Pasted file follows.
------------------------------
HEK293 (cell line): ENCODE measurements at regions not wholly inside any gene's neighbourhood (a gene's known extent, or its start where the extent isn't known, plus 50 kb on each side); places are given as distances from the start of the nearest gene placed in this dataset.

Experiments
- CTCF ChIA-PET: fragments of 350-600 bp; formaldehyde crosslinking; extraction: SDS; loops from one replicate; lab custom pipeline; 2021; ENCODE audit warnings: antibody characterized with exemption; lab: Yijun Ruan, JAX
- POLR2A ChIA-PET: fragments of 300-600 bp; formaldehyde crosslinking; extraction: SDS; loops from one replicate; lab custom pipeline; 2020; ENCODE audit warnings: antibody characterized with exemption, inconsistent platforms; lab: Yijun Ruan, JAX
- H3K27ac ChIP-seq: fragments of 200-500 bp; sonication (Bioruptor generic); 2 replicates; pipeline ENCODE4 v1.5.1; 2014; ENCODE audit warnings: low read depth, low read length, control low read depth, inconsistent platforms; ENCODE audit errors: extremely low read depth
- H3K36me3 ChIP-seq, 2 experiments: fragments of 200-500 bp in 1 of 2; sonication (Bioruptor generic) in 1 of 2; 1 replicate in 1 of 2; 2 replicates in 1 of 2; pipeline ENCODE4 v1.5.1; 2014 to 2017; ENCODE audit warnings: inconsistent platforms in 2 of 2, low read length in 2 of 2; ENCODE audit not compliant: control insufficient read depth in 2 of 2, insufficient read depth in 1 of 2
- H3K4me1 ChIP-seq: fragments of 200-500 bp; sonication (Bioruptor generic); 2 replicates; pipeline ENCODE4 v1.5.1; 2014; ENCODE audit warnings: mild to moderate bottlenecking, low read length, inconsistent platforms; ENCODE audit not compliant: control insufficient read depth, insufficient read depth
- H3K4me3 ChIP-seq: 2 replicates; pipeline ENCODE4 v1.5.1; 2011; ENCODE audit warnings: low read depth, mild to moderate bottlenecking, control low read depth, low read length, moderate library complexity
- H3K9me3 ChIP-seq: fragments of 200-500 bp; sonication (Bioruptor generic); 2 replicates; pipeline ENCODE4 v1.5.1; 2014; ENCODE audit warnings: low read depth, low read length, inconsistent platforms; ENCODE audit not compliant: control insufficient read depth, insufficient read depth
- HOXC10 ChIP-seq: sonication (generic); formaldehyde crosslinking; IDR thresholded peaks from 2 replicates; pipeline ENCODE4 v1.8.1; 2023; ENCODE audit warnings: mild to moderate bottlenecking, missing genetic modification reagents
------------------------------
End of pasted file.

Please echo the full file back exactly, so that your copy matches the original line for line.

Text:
HEK293 (cell line): ENCODE measurements at regions not wholly inside any gene's neighbourhood (a gene's known extent, or its start where the extent isn't known, plus 50 kb on each side); places are given as distances from the start of the nearest gene placed in this dataset.

Experiments
- CTCF ChIA-PET: fragments of 350-600 bp; formaldehyde crosslinking; extraction: SDS; loops from one replicate; lab custom pipeline; 2021; ENCODE audit warnings: antibody characterized with exemption; lab: Yijun Ruan, JAX
- POLR2A ChIA-PET: fragments of 300-600 bp; formaldehyde crosslinking; extraction: SDS; loops from one replicate; lab custom pipeline; 2020; ENCODE audit warnings: antibody characterized with exemption, inconsistent platforms; lab: Yijun Ruan, JAX
- H3K27ac ChIP-seq: fragments of 200-500 bp; sonication (Bioruptor generic); 2 replicates; pipeline ENCODE4 v1.5.1; 2014; ENCODE audit warnings: low read depth, low read length, control low read depth, inconsistent platforms; ENCODE audit errors: extremely low read depth
- H3K36me3 ChIP-seq, 2 experiments: fragments of 200-500 bp in 1 of 2; sonication (Bioruptor generic) in 1 of 2; 1 replicate in 1 of 2; 2 replicates in 1 of 2; pipeline ENCODE4 v1.5.1; 2014 to 2017; ENCODE audit warnings: inconsistent platforms in 2 of 2, low read length in 2 of 2; ENCODE audit not compliant: control insufficient read depth in 2 of 2, insufficient read depth in 1 of 2
- H3K4me1 ChIP-seq: fragments of 200-500 bp; sonication (Bioruptor generic); 2 replicates; pipeline ENCODE4 v1.5.1; 2014; ENCODE audit warnings: mild to moderate bottlenecking, low read length, inconsistent platforms; ENCODE audit not compliant: control insufficient read depth, insufficient read depth
- H3K4me3 ChIP-seq: 2 replicates; pipeline ENCODE4 v1.5.1; 2011; ENCODE audit warnings: low read depth, mild to moderate bottlenecking, control low read depth, low read length, moderate library complexity
- H3K9me3 ChIP-seq: fragments of 200-500 bp; sonication (Bioruptor generic); 2 replicates; pipeline ENCODE4 v1.5.1; 2014; ENCODE audit warnings: low read depth, low read length, inconsistent platforms; ENCODE audit not compliant: control insufficient read depth, insufficient read depth
- HOXC10 ChIP-seq: sonication (generic); formaldehyde crosslinking; IDR thresholded peaks from 2 replicates; pipeline ENCODE4 v1.8.1; 2023; ENCODE audit warnings: mild to moderate bottlenecking, missing genetic modification reagents